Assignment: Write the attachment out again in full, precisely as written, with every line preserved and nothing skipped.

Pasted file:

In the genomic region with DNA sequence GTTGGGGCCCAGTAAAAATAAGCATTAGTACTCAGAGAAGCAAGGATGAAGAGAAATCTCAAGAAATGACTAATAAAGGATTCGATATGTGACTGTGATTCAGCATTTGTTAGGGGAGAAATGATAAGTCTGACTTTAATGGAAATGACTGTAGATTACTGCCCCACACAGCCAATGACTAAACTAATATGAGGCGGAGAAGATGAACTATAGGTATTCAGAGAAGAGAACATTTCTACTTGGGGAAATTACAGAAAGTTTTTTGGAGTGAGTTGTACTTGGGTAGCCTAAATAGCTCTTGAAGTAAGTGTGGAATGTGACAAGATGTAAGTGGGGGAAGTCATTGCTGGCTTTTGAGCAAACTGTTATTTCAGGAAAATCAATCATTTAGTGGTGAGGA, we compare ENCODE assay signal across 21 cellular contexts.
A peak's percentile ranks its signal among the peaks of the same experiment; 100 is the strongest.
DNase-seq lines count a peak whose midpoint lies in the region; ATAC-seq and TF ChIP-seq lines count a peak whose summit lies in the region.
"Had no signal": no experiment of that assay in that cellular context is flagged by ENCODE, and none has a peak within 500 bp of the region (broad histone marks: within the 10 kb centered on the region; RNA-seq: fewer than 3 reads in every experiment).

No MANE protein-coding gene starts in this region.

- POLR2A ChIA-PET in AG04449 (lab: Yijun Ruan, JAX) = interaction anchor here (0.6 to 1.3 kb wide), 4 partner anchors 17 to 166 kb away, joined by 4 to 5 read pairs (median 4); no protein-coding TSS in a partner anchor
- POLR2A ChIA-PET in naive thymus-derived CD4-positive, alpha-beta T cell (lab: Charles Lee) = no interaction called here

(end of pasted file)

In the genomic region with DNA sequence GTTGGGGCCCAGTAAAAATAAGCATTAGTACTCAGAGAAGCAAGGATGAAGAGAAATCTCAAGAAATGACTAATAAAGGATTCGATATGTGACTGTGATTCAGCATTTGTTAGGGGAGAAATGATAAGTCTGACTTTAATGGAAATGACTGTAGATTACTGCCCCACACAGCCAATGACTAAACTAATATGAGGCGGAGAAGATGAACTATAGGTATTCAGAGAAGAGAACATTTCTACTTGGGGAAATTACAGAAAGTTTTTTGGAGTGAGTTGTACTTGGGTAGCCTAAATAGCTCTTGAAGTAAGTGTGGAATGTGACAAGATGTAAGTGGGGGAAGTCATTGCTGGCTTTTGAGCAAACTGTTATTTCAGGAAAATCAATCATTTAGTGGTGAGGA, we compare ENCODE assay signal across 21 cellular contexts.
A peak's percentile ranks its signal among the peaks of the same experiment; 100 is the strongest.
DNase-seq lines count a peak whose midpoint lies in the region; ATAC-seq and TF ChIP-seq lines count a peak whose summit lies in the region.
"Had no signal": no experiment of that assay in that cellular context is flagged by ENCODE, and none has a peak within 500 bp of the region (broad histone marks: within the 10 kb centered on the region; RNA-seq: fewer than 3 reads in every experiment).

No MANE protein-coding gene starts in this region.

- POLR2A ChIA-PET in AG04449 (lab: Yijun Ruan, JAX) = interaction anchor here (0.6 to 1.3 kb wide), 4 partner anchors 17 to 166 kb away, joined by 4 to 5 read pairs (median 4); no protein-coding TSS in a partner anchor
- POLR2A ChIA-PET in naive thymus-derived CD4-positive, alpha-beta T cell (lab: Charles Lee) = no interaction called here